What is the name of your state? California
My sisters credit union has recently made her aware of the fact that all six
of her loans are cross-collateralized. She has 3 non-secured loans with
them and 3 loans secured by autos. They recently threatened to reposes one
of her vehicles because she was late on one of her signature loans. She
asked them how they could do this and they stated in her contract she agreed
to cross-collateralization. I read up on Cross collateralization and found
that it is only legal if it is obviously displayed in the contract. Is this
I also heard that in some states, in order for the clause to be valid, the
borrower had to initial next to the clause when they accepted the loan. If
this is true, where would I find a list of the states?
"To secure payment of this promissory note and any and all extensions or
renewals thereof in whole or in part, and all indebtedness now or in the
hereafter owing by borrower to CU, borrower grants and pledges to CU a lien
upon, and a security interest in, borrowers shares in all joint and
individual accounts and any other monies held by CU now or in the future, to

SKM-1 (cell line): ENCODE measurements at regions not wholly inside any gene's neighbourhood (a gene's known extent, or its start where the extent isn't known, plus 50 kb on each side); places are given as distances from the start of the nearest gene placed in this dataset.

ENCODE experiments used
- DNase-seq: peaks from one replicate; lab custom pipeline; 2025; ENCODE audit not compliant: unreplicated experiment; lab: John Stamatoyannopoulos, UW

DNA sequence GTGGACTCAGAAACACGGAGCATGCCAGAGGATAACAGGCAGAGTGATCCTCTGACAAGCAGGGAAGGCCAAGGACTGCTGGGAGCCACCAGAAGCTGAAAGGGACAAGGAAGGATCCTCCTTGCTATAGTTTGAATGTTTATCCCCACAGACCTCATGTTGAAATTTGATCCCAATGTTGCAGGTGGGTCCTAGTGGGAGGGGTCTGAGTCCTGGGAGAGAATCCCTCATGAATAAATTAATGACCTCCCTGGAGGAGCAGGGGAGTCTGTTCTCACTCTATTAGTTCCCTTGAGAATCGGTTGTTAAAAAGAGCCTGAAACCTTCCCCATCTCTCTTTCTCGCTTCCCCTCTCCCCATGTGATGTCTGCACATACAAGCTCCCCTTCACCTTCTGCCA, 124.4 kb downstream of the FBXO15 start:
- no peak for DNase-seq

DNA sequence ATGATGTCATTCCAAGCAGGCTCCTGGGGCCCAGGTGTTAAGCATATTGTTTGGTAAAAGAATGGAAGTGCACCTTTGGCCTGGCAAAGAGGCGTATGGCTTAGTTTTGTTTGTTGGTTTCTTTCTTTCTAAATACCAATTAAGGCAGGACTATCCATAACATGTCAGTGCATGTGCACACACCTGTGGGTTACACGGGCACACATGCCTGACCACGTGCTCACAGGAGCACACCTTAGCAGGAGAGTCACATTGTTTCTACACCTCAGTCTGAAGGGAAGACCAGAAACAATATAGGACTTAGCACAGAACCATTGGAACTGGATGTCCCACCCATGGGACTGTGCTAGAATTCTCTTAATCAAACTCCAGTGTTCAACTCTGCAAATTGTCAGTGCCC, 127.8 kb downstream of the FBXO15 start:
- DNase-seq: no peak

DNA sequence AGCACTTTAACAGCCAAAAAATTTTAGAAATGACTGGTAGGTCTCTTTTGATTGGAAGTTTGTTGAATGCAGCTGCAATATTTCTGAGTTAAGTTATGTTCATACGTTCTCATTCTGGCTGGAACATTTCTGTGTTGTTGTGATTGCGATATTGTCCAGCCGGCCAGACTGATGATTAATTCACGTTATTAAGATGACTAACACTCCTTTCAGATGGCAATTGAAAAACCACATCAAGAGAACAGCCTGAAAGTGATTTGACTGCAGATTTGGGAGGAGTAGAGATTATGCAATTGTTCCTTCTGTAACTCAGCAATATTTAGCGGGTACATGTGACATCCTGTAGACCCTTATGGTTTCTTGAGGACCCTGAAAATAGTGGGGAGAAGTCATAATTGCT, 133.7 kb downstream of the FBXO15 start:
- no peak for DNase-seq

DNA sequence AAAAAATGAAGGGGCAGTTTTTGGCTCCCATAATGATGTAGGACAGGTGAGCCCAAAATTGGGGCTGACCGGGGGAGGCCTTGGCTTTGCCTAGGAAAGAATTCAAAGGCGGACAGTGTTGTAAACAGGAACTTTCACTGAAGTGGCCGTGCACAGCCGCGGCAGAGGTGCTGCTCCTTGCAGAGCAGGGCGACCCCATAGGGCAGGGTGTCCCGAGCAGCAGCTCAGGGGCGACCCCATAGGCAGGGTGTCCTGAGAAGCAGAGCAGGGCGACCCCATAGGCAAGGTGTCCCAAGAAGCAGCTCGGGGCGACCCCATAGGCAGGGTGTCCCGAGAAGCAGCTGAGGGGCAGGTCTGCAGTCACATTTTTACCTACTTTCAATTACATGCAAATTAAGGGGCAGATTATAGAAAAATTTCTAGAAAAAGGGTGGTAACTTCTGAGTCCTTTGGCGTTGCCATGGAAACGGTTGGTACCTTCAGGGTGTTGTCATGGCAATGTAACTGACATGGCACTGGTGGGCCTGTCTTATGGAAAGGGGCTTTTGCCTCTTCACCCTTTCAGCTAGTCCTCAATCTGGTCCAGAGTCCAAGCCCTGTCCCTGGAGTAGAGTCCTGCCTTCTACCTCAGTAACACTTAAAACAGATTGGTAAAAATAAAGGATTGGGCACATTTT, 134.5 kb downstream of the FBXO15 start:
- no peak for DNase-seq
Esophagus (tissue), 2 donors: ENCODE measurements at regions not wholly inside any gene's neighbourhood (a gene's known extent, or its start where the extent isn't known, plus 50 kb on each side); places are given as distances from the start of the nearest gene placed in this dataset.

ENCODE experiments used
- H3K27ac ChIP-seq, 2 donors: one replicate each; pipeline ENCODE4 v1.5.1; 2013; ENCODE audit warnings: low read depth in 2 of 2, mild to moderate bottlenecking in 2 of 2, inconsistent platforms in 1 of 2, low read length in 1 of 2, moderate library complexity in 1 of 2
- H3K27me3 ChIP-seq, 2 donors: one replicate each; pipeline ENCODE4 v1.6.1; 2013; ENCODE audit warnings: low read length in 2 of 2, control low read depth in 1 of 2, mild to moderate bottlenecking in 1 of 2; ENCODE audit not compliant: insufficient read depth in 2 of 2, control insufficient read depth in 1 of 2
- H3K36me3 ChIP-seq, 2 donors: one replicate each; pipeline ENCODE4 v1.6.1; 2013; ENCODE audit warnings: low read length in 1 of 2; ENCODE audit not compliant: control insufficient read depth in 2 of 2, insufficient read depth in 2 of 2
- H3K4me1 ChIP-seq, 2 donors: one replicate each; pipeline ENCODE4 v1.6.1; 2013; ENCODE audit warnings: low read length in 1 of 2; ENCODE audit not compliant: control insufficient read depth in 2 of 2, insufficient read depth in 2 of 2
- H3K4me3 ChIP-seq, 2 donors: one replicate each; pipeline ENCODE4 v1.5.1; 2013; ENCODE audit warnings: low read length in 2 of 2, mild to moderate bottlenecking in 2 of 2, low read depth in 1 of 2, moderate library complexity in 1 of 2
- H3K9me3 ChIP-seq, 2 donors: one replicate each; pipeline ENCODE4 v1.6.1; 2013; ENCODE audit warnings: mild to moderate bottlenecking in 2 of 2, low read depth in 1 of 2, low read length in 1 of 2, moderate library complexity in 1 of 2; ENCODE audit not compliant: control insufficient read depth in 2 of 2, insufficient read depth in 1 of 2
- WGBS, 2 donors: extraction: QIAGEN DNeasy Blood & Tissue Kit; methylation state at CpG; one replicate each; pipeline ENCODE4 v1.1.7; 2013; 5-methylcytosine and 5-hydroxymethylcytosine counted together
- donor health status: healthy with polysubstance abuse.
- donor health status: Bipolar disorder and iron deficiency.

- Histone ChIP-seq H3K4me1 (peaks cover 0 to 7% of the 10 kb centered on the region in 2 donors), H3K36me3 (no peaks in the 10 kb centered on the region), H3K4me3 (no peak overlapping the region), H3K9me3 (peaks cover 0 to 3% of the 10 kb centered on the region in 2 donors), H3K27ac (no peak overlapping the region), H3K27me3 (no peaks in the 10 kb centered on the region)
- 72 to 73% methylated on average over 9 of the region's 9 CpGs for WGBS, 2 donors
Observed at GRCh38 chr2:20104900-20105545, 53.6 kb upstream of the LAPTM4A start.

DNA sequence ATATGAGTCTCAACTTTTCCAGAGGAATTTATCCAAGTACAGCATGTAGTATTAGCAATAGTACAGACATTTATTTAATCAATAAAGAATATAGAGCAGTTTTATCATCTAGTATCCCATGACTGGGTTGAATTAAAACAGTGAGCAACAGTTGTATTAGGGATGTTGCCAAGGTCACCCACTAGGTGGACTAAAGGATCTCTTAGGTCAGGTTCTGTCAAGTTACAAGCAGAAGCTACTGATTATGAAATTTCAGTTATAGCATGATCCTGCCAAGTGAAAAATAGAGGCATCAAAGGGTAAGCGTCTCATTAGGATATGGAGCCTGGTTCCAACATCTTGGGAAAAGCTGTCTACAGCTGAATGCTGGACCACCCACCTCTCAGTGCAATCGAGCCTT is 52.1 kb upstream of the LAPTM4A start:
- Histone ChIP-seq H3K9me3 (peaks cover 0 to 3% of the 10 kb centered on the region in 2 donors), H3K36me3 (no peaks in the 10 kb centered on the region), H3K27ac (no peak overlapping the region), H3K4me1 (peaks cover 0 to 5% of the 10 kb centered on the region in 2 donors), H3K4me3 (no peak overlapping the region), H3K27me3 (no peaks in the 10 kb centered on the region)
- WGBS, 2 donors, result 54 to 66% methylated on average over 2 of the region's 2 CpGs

the extent of any loan made any changes payable: and a security interest in
the collateral securing this loan, as described above or securing other
loans that the borrower has with CU now or in the future, including any type
of change or increase: and any proceeds from the sale of such collateral and
of insurance thereon not to exceed the unpaid balance of the loan".
I would bet money that at least 75% of their customers have no knowledge of
this clause. **In my opinion** (which doesn't mean much) the verbiage is
written in a way so that 'if read' the average person would not fully
understand it. In addition, it happens to be in size 6 font on the
I have downloaded promissory notes from other credit unions, which have the
same clause, but it is written very differently. They use the words
cross-collateralization, property, or deposits & some even give examples.
This is by far the most complicated version that I found.
Doesn't this fall under deceptive practices? Intentional misleading of
Would customers be able to bring the credit union to court in a class action
suit for deceptive practices? I know that it's a long shot, but I is there any chance at all?